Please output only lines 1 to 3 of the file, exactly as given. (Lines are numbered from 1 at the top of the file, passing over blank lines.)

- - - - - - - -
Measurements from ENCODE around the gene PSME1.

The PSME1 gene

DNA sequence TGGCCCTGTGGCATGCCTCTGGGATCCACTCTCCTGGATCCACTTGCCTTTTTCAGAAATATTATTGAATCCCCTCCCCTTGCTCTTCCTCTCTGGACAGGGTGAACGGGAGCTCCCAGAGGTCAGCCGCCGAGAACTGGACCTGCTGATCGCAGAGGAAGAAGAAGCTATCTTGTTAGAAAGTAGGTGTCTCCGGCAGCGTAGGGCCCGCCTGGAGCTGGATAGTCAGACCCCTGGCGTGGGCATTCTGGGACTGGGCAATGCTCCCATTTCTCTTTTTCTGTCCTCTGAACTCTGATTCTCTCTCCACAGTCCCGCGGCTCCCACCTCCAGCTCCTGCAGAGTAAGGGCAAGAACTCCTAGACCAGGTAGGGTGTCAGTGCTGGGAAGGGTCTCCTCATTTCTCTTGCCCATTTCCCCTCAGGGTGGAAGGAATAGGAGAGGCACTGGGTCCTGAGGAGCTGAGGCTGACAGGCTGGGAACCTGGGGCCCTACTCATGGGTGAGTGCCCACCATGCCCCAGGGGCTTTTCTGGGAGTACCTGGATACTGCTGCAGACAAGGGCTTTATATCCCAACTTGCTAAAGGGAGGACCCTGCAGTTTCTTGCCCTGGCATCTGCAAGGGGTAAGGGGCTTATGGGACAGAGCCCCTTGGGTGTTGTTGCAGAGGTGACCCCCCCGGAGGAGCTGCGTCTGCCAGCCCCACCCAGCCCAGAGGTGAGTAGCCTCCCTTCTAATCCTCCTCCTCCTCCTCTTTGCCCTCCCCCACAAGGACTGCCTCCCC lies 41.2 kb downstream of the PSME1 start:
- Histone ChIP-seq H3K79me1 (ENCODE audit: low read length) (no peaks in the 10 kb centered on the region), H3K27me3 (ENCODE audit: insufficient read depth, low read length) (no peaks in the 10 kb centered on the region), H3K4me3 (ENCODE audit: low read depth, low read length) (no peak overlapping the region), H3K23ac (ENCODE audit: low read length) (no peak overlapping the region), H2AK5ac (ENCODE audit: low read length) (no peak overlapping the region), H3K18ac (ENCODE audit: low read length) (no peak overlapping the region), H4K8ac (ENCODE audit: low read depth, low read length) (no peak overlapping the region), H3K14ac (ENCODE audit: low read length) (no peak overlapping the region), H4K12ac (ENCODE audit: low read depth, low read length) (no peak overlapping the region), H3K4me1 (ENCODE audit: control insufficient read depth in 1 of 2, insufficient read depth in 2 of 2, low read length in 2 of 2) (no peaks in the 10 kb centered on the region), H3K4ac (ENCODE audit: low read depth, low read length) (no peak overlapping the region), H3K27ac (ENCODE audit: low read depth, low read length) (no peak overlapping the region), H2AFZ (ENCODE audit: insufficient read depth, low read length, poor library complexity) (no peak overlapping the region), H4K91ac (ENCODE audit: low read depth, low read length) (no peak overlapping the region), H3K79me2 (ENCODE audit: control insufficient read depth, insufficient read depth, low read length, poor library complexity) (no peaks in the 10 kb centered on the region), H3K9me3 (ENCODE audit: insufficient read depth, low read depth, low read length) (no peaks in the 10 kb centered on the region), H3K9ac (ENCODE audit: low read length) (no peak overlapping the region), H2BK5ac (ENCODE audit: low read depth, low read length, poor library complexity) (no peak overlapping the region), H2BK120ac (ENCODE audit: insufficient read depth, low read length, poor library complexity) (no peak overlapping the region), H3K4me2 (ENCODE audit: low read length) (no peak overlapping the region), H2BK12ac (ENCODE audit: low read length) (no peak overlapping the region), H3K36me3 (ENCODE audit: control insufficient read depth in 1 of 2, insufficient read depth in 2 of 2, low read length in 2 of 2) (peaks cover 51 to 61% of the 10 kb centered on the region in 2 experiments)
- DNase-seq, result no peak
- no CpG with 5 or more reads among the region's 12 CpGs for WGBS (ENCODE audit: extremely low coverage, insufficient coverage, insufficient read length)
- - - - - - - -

Measurements from ENCODE around the gene PSME1.

The PSME1 gene

DNA sequence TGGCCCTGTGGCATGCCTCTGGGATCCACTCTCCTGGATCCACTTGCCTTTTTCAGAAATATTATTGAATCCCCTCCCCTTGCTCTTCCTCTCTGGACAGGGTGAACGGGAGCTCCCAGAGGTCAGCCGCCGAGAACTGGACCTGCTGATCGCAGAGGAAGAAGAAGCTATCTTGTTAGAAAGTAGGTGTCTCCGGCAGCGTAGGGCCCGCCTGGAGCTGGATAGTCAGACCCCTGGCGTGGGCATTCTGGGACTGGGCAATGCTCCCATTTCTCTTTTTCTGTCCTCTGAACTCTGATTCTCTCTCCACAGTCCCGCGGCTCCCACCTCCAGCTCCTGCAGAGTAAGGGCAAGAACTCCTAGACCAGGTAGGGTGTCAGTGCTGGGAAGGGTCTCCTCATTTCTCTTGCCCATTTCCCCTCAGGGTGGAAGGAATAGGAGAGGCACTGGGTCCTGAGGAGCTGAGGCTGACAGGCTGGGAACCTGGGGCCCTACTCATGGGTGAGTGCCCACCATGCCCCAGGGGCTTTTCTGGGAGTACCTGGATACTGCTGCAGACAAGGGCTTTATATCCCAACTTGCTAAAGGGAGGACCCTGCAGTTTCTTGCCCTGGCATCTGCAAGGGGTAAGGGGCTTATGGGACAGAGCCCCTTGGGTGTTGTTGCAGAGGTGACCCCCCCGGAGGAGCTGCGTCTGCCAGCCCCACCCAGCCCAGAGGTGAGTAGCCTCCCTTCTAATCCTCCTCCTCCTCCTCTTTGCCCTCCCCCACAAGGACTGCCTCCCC lies 41.2 kb downstream of the PSME1 start: